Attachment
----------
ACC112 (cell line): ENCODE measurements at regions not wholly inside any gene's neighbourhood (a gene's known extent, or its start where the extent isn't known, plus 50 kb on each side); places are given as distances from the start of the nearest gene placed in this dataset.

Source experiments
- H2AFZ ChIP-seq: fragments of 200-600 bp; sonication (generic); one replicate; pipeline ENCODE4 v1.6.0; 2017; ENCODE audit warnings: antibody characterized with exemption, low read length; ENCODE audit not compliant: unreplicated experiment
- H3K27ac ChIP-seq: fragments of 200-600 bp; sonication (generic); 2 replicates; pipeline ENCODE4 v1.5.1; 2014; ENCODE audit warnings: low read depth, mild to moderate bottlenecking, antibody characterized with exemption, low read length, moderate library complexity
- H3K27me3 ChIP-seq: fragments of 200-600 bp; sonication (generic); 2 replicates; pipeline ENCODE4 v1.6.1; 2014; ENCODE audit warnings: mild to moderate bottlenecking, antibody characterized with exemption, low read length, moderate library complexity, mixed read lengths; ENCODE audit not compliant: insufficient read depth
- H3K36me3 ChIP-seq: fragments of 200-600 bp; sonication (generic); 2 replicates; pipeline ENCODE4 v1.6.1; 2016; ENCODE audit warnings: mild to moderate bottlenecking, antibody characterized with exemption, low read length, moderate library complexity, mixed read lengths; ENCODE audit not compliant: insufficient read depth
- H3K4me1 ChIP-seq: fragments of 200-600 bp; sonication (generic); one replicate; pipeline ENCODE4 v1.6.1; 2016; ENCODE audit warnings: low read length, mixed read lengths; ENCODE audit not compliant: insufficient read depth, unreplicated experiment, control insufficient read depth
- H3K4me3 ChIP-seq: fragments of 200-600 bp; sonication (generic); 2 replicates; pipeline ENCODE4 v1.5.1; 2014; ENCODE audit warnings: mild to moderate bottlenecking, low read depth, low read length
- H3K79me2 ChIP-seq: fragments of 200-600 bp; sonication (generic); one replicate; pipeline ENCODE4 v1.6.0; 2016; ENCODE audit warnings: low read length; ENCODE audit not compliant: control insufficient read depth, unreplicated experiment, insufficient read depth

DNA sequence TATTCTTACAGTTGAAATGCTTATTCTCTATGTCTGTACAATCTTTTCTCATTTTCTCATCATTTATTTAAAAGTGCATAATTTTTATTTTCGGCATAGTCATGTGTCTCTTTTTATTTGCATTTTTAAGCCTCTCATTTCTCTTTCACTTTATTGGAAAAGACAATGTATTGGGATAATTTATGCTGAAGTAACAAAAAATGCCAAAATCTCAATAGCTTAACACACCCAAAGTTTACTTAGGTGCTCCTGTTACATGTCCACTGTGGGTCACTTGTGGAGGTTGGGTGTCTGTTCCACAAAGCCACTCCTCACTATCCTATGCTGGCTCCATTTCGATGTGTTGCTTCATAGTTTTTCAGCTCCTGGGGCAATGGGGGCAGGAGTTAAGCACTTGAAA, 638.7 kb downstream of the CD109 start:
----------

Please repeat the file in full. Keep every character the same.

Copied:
ACC112 (cell line): ENCODE measurements at regions not wholly inside any gene's neighbourhood (a gene's known extent, or its start where the extent isn't known, plus 50 kb on each side); places are given as distances from the start of the nearest gene placed in this dataset.

Source experiments
- H2AFZ ChIP-seq: fragments of 200-600 bp; sonication (generic); one replicate; pipeline ENCODE4 v1.6.0; 2017; ENCODE audit warnings: antibody characterized with exemption, low read length; ENCODE audit not compliant: unreplicated experiment
- H3K27ac ChIP-seq: fragments of 200-600 bp; sonication (generic); 2 replicates; pipeline ENCODE4 v1.5.1; 2014; ENCODE audit warnings: low read depth, mild to moderate bottlenecking, antibody characterized with exemption, low read length, moderate library complexity
- H3K27me3 ChIP-seq: fragments of 200-600 bp; sonication (generic); 2 replicates; pipeline ENCODE4 v1.6.1; 2014; ENCODE audit warnings: mild to moderate bottlenecking, antibody characterized with exemption, low read length, moderate library complexity, mixed read lengths; ENCODE audit not compliant: insufficient read depth
- H3K36me3 ChIP-seq: fragments of 200-600 bp; sonication (generic); 2 replicates; pipeline ENCODE4 v1.6.1; 2016; ENCODE audit warnings: mild to moderate bottlenecking, antibody characterized with exemption, low read length, moderate library complexity, mixed read lengths; ENCODE audit not compliant: insufficient read depth
- H3K4me1 ChIP-seq: fragments of 200-600 bp; sonication (generic); one replicate; pipeline ENCODE4 v1.6.1; 2016; ENCODE audit warnings: low read length, mixed read lengths; ENCODE audit not compliant: insufficient read depth, unreplicated experiment, control insufficient read depth
- H3K4me3 ChIP-seq: fragments of 200-600 bp; sonication (generic); 2 replicates; pipeline ENCODE4 v1.5.1; 2014; ENCODE audit warnings: mild to moderate bottlenecking, low read depth, low read length
- H3K79me2 ChIP-seq: fragments of 200-600 bp; sonication (generic); one replicate; pipeline ENCODE4 v1.6.0; 2016; ENCODE audit warnings: low read length; ENCODE audit not compliant: control insufficient read depth, unreplicated experiment, insufficient read depth

DNA sequence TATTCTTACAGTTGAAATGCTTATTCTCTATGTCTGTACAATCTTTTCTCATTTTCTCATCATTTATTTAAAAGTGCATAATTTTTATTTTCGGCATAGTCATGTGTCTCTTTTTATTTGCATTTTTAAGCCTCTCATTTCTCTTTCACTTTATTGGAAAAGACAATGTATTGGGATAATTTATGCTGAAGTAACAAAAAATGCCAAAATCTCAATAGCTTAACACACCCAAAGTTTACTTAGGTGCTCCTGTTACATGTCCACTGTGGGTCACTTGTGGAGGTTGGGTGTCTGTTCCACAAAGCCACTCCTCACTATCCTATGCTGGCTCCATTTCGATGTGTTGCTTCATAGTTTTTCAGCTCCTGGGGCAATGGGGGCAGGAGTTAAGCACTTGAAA, 638.7 kb downstream of the CD109 start: